It is important for aspiring students to know the various types of Arabic language before they embark on their learning journey in order to align their learning objectives and strategies with the language they would like to learn. In this post, we will go over the types of Arabic and the regional dialects.
What is Arabic?
Arabic, a semitic language, originated in Southern Arabia, current day Yemen, and spread across the Arabian peninsula a few thousands of years before Islam.
It came to prominence with the Islam around the 7th century and spread with the Islamic conquests into the Levant, Mesopotamia and North Africa or what constitutes now the Arab world.
The Quranic verses were preserved orally for a few decades before one of the Prophet’s companions, Othman Bin-Affan, collected them into one single book, The Koran, from longest to shortest chapter.
Interestingly, the study of Arabic as a foreign language dates back to the early days of Islam when new converts , whose mother tongue was not Arabic, sought to understand the language of their sacred text, the Quran. This fact may explain the fact that the early Arabic grammarians , such as Sibwayh, and lexicologist Ibn-Mandur, were of non-Arab origin*.
People in the Arab world either maintained their local dialects or incorporated Arabic into their existing languages producing a various mix of Arabic dialects and flavors, which we will break down in this post.
Over the past 14 centuries, various religious, geopolitical and historical events produced different types of Arabic. It can be broken down into three main variants. It is important both for learners and instructors of Arabic to differentiate among the three because both strategies have to be modified to adapt to the specific features, demands and structure of each.
1. Classical Arabic
Classical Arabic, is the language of the Qur’an. It is rarely used except in reciting the Quran or quoting older religious texts.
Nowadays, only Muslim clerics who attended religious schools can master writing and speaking in classical Arabic, as Islamic and Quranic studies require advanced knowledge of Arabic syntax, lexicology and semantics.
Classical Arabic could also be found in pre-Islamic and early Islamic poetry, the Prophetic sayings and several first century documents that were handed down on history.
The Arabic language in general derives its grammatical and syntactic rules from its classical form. Mastery of classical Arabic requires years of study and oral practice. It uses archaic vocabulary, most of which is borrowed from the Quran and hadiths.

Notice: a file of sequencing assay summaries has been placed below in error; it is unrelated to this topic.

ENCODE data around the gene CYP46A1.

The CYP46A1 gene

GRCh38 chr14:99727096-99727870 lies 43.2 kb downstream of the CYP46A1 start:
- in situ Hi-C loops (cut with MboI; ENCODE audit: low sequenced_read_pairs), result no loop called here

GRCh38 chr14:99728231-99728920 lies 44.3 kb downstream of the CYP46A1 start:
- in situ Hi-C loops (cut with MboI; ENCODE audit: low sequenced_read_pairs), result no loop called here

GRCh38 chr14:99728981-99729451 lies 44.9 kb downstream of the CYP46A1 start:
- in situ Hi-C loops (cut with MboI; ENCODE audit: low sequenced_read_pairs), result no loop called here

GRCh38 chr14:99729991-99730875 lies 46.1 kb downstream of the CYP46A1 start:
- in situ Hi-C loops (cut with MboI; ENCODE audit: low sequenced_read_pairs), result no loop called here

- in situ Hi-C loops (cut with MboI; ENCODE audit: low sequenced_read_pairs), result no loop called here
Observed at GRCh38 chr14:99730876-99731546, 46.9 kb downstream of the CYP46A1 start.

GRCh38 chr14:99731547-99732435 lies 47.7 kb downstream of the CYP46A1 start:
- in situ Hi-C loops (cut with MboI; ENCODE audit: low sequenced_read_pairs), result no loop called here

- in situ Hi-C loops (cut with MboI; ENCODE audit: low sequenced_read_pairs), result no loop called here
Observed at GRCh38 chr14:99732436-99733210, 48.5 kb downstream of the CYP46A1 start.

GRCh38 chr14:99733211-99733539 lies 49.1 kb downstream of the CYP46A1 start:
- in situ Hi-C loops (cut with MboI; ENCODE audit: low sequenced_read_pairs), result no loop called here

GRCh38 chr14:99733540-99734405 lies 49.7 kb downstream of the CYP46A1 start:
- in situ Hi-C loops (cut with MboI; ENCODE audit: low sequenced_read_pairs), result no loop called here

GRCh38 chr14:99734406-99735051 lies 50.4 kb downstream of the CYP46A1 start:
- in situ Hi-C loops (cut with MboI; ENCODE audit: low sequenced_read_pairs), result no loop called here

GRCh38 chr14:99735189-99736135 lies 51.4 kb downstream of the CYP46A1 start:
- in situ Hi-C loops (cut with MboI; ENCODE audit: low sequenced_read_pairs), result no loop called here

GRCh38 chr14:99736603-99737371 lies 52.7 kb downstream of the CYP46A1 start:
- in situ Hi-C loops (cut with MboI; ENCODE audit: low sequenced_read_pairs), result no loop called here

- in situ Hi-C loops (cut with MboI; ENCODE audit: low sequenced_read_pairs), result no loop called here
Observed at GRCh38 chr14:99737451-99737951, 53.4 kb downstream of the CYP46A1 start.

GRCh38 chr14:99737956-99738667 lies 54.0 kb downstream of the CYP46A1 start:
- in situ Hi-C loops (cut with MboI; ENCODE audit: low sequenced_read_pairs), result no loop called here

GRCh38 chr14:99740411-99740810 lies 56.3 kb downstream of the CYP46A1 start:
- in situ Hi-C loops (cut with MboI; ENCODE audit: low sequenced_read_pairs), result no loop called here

Just like in the Quran, classical Arabic speeches are rich in stylistic tools, figurative speech, rhyming sentences and word order not typically found in MSA.
Most non-native learners of Arabic are interested in classical Arabic either because they want to understand the Quran or are scholars of theology and experts in comparative religious studies.
Arabic is the liturgical language of around one billion Muslims across the world who need to recite Quranic verses verbatim during the five daily prayers.
2. Modern Arabic
Often called Modern Standard Arabic (MSA) in English and Fus-ha in Arabic.
It is commonly used in contexts such as writing, TV and radio broadcasts, formal interviews, and speeches and official letters.
It is similar but easier than classical Arabic.
Native Arabic speakers typically do not make an explicit distinction between the two types of Arabic, but very few master the latter.
Modern Standard Arabic was deliberately developed in the early part of the 19th century as a modernized version of Classical Arabic.
It was pushed by the then-emerging pan-Arabist , anti-colonial movement as a communication medium that unifies all Arabs regardless of their national origin or religion.
Arabs often use a mixture of both colloquial and MSA. For instance, interviewers generally use MSA in asking prepared questions or making prepared remarks, then switch to a colloquial variety to add a spontaneous comment or respond to a question.
Arab leaders give speeches in MSA and resort to colloquial Arabic to drive a point home or simplify an idea to the illiterate citizens.
Another reason is most native speakers of Arabic cannot maintain speaking MSA for an extended period of time and resort to colloquial Arabic because that’s what they are used to in their daily life.
3. Colloquial Arabic or ‘Ammiyya
In the Maghreb region, it is called Darija. As opposed to MSA, ‘Ammiyya’ refers to the regional varieties or vernaculars across the Arab world used for everyday speaking situations. In fact, ‘Ammiyya or Darija is the first language of every Arab , as they later acquire MSA in school. Unlike MSA, ‘Ammiyya does not adhere to the strict rules of grammar and word order and often loses other structured linguistic features. In fact, ‘Ammiyya uses many Farsi and Turkish terms in the Arab countries that were under the Ottoman rule, and Darija, or Maghrebi Arabiac, has a lot of French, Spanish and Italian , the languages of the former colonizers.